My name is Robyn. I make hats and give them away.
I give hats to big people here in Omaha via the VA Hospital and Outreach Center, and to little people here in Omaha thanks to Crieghton Med Center’s amazing maternity ward. I give hats to folks in Maine, in Chicago and to active-duty Naval sailors on ships in various oceans. I give hats to friends and family, clogging up their winter wardrobes with just one more hat all season long.
The only person I don’t give hats to is my son Owen, who refuses to wear hand knits. I’m hoping it’s just a phase.
People often ask me why hats. Hats are simple -- they take just one skein of yarn, can be carried with you wherever you go, and don't need any special measurements. Most people's heads fall under one of three or four sizes (baby, child, smaller adult, larger adult) so you can be fairly certain the hat you've made will fit one of these four sizes of person depending on the number of stitches on your needle.
Hats can do quite a bit to keep a person warm. Little babies have a hard time regulating their temperature, so a hat can mean the difference between health and sickness. For folks living on the street, a hat can help stave off sickness in the coldest of temperatures. Naval ships run cold (something to do with all the metal ...) so a hat can help keep soldiers warm while on and off duty.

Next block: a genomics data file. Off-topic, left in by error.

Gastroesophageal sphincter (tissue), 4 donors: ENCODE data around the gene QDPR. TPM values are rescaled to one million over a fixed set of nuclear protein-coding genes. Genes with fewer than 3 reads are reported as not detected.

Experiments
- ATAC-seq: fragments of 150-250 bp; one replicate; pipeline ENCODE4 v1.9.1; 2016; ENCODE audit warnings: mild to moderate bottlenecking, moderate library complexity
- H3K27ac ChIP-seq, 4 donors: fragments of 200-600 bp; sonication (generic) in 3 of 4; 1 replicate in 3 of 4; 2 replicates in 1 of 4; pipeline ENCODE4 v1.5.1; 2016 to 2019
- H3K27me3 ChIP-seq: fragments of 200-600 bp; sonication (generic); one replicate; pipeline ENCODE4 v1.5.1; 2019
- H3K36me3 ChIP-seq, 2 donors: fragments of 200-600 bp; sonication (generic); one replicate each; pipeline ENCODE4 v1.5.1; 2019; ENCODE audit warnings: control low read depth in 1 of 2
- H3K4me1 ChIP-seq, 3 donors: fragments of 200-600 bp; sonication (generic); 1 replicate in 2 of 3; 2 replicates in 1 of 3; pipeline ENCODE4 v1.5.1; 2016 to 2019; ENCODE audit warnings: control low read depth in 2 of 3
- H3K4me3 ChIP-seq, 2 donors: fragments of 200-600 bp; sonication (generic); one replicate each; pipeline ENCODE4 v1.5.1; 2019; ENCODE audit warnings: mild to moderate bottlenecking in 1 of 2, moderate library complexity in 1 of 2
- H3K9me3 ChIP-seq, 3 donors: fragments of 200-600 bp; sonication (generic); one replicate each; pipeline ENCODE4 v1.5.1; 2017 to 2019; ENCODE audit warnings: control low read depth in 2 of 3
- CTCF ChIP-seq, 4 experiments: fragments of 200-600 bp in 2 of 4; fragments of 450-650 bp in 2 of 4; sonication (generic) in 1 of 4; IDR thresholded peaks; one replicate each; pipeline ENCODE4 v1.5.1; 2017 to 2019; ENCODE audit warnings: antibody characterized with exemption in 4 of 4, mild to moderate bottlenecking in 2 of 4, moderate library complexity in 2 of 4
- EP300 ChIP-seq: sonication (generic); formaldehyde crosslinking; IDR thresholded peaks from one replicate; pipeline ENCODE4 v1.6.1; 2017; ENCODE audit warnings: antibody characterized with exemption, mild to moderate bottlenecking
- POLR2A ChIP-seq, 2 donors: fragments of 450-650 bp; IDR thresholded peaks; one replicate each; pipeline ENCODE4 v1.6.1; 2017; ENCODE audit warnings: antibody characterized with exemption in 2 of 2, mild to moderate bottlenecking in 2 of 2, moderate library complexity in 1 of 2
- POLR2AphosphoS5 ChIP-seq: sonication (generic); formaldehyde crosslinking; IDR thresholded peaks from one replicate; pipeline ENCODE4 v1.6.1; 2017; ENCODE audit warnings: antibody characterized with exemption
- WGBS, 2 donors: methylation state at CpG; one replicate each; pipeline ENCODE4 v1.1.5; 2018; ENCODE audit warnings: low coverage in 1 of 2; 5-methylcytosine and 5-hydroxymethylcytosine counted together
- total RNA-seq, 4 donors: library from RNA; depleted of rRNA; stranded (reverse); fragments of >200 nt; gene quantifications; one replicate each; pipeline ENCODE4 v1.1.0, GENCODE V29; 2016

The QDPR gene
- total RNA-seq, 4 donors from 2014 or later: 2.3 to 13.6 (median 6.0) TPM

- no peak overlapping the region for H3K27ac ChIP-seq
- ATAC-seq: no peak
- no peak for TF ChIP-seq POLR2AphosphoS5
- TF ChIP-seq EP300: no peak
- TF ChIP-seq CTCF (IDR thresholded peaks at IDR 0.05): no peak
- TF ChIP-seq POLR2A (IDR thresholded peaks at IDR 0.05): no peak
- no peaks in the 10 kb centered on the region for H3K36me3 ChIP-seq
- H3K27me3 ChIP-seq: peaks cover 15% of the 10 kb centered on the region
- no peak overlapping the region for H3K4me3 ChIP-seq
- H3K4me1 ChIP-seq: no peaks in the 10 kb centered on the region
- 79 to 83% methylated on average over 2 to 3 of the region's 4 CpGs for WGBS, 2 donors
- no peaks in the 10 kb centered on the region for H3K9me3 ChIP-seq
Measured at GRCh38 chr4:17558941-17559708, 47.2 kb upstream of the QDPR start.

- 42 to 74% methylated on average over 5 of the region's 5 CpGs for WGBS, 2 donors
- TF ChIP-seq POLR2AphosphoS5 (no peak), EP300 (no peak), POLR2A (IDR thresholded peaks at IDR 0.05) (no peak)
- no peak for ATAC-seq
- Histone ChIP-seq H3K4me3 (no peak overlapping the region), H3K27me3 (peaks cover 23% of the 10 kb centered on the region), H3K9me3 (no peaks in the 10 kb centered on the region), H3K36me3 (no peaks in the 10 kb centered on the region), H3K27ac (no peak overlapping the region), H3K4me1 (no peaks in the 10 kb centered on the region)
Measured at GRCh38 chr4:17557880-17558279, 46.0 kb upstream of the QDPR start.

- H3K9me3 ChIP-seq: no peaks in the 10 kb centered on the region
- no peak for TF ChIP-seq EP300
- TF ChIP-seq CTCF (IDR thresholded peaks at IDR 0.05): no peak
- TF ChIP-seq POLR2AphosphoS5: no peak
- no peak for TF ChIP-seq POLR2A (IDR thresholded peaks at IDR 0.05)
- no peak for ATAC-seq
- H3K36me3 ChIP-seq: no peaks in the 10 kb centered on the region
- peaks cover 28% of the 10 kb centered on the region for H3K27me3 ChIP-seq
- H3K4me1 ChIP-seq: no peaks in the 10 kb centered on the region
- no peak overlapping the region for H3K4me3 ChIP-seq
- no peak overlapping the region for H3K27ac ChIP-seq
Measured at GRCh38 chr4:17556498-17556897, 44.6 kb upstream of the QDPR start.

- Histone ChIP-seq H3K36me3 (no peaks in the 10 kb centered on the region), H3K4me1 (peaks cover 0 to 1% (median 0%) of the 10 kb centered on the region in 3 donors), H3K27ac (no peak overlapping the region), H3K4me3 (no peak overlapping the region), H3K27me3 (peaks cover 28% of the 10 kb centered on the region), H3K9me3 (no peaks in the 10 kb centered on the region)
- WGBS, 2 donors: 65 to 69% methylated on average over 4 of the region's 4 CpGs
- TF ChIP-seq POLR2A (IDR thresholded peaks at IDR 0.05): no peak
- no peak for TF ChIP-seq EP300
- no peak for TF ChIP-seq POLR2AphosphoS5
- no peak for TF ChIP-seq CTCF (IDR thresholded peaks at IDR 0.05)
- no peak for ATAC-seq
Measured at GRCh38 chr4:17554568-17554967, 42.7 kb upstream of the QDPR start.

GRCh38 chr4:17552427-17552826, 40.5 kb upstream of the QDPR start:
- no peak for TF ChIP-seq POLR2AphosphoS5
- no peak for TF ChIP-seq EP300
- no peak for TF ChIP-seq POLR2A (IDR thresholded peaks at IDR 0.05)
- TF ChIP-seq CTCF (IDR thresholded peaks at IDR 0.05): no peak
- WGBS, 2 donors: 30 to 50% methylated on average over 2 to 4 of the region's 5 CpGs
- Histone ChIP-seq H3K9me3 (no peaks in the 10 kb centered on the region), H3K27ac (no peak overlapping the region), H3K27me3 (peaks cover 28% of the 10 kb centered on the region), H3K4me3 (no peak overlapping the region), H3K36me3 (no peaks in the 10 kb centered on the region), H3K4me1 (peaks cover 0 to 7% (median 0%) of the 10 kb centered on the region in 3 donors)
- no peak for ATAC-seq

Plus, I've always loved wearing hats. Suffering ear infections most of my life, I've found simply wearing a hat can mean the difference between ear pain all winter long and some amount of comfort.
I learned to knit when I was 20, thanks to a co-worker. I’ve never looked back, although my love for hats didn’t come about until 2009 when I challenged myself to knit 100 of them in a year.
I remember thinking it was extremely difficult to knit 100 hats in one year – now I make over 300 in a year.
My mother taught me to crochet when I was very young. I forgot almost everything she taught me, and then re-learned in my early twenties thanks to a book. Now she and I battle it out for who can make the most hats in a year (and she wins every time)!
Generally speaking, I’ve got yarn and knitting needles on me at all times … and darning needles and scissors. Perfect for finishing up a hat while driving to dinner, or for scratching that spot on your back you can’t ever reach. And if you ask, I’ll most likely give you the hat off my head. It’s how I roll.
I run the small charity Nebraska Hats for Hope Initiative, which is a spin-off of Emily’s Hats for Hope Initiative. I collect hats all year long to donate around the Omaha area, and folks have been super generous in helping me out with that.